That will allow inquisitive folks hoping to learn more about, say, the Shallowford site, Linker noted, “they could come here, perhaps see a video on that period, and if they had a deeper interest in it, then they could go to the Historical Society’s library collection to back it up. This can be the starting point for that.”

Many residents new to the area may not be familiar with Lewisville’s rich cultural history. Linker, Brown and the minds behind the Nissen House hope to fill that gap.

Linker indicated that the board is set to take over ownership and management of the house, which she said she hopes to take into the future.

In addition to Brown and Linker, that board includes various members from throughout the community.

  • Bob Campbell is a retired corporate quality manager, former owner of a historic home and member of Preservation N.C.
  • Bethany Collins has tourism experience as an employee of Visit Winston-Salem and several area historic sites, as well as an educational degree in history.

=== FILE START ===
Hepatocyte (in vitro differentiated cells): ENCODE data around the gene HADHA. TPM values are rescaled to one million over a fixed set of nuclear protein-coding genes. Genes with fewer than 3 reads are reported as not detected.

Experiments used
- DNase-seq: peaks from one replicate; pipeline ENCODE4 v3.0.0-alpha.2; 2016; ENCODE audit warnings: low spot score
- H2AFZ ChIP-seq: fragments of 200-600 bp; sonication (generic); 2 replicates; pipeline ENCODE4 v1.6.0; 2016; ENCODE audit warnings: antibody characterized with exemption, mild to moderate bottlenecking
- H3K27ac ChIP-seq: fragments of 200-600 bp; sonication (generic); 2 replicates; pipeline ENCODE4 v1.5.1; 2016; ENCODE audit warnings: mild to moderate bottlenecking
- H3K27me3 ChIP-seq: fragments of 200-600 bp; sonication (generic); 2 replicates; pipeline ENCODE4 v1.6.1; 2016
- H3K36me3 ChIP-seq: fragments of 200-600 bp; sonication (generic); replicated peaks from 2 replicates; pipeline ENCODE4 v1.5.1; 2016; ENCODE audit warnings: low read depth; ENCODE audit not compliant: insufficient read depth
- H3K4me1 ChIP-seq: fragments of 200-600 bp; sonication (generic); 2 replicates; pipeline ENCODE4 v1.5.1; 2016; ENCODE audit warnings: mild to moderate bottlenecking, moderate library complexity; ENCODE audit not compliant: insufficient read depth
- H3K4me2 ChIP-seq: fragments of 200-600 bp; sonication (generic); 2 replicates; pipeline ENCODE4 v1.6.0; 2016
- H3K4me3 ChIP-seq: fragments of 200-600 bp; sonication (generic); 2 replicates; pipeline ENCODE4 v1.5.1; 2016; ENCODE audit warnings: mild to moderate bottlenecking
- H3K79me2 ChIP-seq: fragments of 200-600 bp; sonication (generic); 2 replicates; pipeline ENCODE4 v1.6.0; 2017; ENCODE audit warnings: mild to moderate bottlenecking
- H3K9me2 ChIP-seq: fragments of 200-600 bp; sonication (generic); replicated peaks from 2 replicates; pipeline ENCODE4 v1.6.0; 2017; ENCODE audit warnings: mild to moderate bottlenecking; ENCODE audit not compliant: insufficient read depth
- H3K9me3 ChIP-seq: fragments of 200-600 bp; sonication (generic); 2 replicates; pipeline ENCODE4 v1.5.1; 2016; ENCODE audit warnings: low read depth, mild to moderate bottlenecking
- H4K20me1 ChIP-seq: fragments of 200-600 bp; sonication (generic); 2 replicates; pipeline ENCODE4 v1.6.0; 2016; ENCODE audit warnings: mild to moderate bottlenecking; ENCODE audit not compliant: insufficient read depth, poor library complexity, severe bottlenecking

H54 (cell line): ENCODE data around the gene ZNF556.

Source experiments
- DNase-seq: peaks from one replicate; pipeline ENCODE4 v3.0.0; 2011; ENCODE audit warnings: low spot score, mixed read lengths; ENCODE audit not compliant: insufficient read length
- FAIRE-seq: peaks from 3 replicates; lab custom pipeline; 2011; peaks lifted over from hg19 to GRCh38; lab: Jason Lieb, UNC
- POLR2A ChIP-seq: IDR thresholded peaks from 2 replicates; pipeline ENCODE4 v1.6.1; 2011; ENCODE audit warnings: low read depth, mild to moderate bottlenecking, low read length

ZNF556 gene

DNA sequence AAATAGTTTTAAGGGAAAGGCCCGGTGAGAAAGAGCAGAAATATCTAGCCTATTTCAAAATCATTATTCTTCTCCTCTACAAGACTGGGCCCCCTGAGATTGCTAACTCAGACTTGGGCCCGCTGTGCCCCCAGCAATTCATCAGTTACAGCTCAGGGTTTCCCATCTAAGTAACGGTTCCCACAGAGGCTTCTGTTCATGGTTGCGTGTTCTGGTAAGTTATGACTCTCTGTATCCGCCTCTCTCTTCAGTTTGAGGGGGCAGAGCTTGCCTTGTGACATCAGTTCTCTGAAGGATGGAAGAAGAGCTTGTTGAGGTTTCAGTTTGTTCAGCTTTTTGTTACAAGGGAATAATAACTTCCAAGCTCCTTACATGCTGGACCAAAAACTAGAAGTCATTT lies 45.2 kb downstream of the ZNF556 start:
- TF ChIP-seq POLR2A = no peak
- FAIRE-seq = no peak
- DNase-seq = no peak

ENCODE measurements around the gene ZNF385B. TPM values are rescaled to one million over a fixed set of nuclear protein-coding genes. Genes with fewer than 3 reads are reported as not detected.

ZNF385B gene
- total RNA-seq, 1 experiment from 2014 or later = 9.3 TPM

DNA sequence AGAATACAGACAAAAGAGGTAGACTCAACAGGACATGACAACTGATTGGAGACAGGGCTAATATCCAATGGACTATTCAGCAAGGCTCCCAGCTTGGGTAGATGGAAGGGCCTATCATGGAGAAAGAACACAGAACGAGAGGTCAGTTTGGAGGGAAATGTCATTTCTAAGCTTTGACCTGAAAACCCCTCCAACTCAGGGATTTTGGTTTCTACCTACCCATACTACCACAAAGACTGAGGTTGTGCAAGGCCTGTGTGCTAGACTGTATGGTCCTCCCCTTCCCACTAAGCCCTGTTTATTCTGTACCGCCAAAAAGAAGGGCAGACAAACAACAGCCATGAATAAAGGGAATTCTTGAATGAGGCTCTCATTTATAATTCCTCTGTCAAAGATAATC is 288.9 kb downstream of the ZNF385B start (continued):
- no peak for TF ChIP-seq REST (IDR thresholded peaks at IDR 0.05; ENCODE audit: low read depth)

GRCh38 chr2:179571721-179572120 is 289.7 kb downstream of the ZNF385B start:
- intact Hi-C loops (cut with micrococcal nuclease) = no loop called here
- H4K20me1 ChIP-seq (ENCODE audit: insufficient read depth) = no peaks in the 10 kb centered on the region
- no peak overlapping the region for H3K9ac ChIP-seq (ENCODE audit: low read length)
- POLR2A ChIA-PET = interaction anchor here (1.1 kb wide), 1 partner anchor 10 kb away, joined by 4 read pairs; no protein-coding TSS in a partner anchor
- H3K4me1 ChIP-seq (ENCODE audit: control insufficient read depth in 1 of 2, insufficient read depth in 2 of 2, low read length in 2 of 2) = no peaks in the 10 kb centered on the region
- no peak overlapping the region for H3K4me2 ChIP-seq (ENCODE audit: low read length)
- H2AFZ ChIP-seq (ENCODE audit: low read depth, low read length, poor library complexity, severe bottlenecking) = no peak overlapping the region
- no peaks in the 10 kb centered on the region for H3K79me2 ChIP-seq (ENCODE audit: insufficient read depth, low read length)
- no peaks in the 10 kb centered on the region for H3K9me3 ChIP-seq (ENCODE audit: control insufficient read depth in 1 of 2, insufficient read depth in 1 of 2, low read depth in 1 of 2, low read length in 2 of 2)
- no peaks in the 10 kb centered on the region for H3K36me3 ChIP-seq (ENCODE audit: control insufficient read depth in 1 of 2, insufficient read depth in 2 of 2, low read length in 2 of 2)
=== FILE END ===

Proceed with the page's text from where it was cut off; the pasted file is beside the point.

• Jenny Garwood is a museum researcher, collector and educator at the Museum of Early Southern Decorative Arts in Winston-Salem, with expertise in historic textiles.
  • Purvaa Goel is an area architect with a degree from California Polytechnic State University and an interest in historic preservation and restoration.
  • Andy Kelly is a retired Navy captain and business manager, member of the Sons of the American Revolution and a participant in the creation of the Shallow Ford Historic Site. 
  • Marcia Phillips is an author and historian, manager at Martin-Wall History Room at Davie County Public Library, with skills in educational programs. She was formally employed at the Henry Ford Museum.